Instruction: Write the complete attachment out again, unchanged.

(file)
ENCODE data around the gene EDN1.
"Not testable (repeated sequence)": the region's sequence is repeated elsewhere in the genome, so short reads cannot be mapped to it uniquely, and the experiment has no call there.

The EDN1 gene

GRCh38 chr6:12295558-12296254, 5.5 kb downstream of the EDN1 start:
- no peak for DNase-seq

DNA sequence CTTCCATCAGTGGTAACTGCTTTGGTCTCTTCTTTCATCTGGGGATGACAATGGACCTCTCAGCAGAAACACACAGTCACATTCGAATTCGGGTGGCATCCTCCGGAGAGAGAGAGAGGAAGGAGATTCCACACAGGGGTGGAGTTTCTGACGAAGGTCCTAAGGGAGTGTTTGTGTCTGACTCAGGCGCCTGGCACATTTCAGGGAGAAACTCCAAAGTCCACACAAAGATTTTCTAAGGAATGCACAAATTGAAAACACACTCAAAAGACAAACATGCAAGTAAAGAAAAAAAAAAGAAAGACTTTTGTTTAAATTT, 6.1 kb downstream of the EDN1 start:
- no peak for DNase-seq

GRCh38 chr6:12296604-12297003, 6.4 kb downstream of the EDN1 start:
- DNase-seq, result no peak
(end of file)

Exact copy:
ENCODE data around the gene EDN1.
"Not testable (repeated sequence)": the region's sequence is repeated elsewhere in the genome, so short reads cannot be mapped to it uniquely, and the experiment has no call there.

The EDN1 gene

GRCh38 chr6:12295558-12296254, 5.5 kb downstream of the EDN1 start:
- no peak for DNase-seq

DNA sequence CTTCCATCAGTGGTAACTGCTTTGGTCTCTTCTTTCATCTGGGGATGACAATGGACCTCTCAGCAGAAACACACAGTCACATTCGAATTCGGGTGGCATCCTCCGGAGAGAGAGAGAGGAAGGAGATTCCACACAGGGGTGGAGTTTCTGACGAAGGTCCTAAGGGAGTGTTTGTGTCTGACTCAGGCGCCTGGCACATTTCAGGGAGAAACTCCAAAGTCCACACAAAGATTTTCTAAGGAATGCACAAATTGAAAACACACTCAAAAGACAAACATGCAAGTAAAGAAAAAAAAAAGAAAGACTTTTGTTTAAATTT, 6.1 kb downstream of the EDN1 start:
- no peak for DNase-seq

GRCh38 chr6:12296604-12297003, 6.4 kb downstream of the EDN1 start:
- DNase-seq, result no peak